Top editor at JAMA to step down following outrage over colleague’s comments about racism in medicine
Dr. Howard Bauchner, editor-in-chief of JAMA, will step down after comments made by another editor on the publication’s podcast about structural racism in medicine sparked outrage.
The editor-in-chief of the prestigious medical journal JAMA will step down June 30 following backlash after an editor at the publication made controversial comments about racism in medicine, the Chicago-based American Medical Association (AMA) announced Tuesday.
Dr. Howard Bauchner has been editor-in-chief of JAMA and JAMA Network since 2011, but he’s been on administrative leave since March when comments about structural racism made by another editor on the publication’s podcast, and a tweet promoting the podcast, sparked outrage.
“I remain profoundly disappointed in myself for the lapses that led to the publishing of the tweet and podcast,” Dr. Bauchner said in the announcement. “Although I did not write or even see the tweet, or create the podcast, as editor-in-chief, I am ultimately responsible for them.”
Dr. Edward Livingston, a deputy editor at JAMA — who is white — said structural racism no longer existed in the U.S. during a Feb. 24 podcast, The New York Times reported.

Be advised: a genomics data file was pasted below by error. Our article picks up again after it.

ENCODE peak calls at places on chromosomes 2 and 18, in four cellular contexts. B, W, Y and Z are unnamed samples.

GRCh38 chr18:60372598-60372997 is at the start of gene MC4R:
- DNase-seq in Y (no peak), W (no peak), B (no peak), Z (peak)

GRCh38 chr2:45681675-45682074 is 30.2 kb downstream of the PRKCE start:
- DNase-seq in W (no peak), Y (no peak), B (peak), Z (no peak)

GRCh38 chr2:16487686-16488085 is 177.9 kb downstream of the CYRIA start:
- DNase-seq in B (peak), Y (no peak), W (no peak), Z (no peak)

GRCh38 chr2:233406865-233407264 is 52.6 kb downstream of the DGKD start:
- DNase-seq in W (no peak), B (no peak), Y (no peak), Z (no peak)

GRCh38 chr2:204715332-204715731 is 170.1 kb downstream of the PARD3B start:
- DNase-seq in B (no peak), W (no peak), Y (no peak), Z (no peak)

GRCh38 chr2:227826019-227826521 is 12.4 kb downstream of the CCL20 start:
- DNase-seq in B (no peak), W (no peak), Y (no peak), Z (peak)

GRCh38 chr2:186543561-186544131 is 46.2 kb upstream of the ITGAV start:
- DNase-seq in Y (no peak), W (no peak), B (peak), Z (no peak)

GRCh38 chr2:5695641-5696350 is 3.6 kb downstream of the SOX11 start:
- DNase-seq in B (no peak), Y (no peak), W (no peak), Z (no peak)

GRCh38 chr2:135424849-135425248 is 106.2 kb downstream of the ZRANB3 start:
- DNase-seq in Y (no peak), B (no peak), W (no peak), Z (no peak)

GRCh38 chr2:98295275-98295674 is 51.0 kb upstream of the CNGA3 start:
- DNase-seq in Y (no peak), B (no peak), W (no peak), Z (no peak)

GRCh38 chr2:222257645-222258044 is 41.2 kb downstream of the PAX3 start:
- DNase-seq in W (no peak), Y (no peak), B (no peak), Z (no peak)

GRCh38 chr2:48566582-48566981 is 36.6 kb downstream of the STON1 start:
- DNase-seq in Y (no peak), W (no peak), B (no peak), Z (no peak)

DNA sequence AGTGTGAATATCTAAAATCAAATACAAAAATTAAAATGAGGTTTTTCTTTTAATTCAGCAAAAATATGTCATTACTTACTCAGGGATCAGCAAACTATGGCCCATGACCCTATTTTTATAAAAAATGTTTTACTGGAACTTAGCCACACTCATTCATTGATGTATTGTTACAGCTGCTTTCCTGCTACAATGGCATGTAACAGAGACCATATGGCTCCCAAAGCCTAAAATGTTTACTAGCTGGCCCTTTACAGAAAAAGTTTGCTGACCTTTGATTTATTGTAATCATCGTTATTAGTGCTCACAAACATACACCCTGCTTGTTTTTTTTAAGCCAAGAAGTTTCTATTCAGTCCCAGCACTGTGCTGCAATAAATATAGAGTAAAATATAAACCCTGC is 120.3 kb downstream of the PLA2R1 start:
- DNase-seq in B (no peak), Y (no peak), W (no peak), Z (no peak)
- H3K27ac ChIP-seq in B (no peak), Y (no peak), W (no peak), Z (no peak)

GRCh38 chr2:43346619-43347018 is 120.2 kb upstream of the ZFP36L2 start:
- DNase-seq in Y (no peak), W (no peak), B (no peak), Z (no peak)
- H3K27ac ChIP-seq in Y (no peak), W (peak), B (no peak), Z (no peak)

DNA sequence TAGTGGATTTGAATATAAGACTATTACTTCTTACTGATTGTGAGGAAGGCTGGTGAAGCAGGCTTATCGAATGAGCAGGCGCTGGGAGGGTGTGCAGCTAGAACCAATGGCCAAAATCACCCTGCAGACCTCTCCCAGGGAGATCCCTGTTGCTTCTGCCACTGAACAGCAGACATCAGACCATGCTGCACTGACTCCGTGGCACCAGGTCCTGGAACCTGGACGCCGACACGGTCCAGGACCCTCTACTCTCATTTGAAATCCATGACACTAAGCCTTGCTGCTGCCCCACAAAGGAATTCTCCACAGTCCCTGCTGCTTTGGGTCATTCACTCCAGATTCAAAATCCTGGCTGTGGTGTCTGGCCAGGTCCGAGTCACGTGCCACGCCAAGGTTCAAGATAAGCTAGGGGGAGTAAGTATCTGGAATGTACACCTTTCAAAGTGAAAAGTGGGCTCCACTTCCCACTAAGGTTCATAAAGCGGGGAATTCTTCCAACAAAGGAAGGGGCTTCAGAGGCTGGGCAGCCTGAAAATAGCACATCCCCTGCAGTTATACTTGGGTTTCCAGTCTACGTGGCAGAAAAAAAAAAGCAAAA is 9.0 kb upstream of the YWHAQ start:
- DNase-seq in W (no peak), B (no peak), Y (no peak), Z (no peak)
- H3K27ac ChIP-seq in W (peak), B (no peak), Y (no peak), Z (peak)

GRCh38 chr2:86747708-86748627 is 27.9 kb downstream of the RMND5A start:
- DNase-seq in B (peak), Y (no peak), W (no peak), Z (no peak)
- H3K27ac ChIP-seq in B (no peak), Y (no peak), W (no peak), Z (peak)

“Structural racism is an unfortunate term,” Dr. Livingston, said during the podcast, according to The Times. “Personally, I think taking racism out of the conversation will help. Many people like myself are offended by the implication that we are somehow racist.”
In a now-deleted tweet promoting the podcast, The New York Times said the journal wrote, “No physician is racist, so how can there be structural racism in health care?”
Livingston later resigned, the Times reported.
Over 9,000 individuals have signed a change.org petition following the podcast and accompanying tweet calling for a review of Bauchner’s leadership as well as changes in the editorial process to ensure a more inclusive publication.
“The podcast and associated promotional message are extremely problematic for minoritized members of our medical community,” the petition, created by the Institute for Antiracism in Medicine, says. “Racism was created with intention and must therefore be undone with intention. Structural racism has deeply permeated the field of medicine and must be actively dissolved through proper antiracist education and purposeful equitable policy creation.”
In place of the now-deleted podcast is an apology from Bauchner.
“Comments made in the podcast were inaccurate, offensive, hurtful, and inconsistent with the standards of JAMA,” Bauchner said in the minute-long audio clip. “Racism and structural racism exist in the U.S. and in health care.”
Dr. Brittani James, a family medicine doctor and co-founder of the Chicago-based Institute for Antiracism in Medicine said Bauchner’s resignation is a “necessary, but not sufficient” step toward equity within JAMA.
“This is a systemic problem, so getting rid of a single person isn’t going to fix a broken system of a broken institution,” James told the Chicago Sun-Times.
James said she wants activists to stay engaged and ensure JAMA continues to be held accountable.
“I think it’s very easy to look at this ... and saying ‘wow we did it,’“ James said. “Yes, we want to breathe; yes, we want to celebrate that our voices have been lifted up, but at the same time we have to stay vigilant.”
The AMA said JAMA Executive Editor Dr. Phil Fontanarosa will serve as interim editor-in-chief until a new editor is appointed.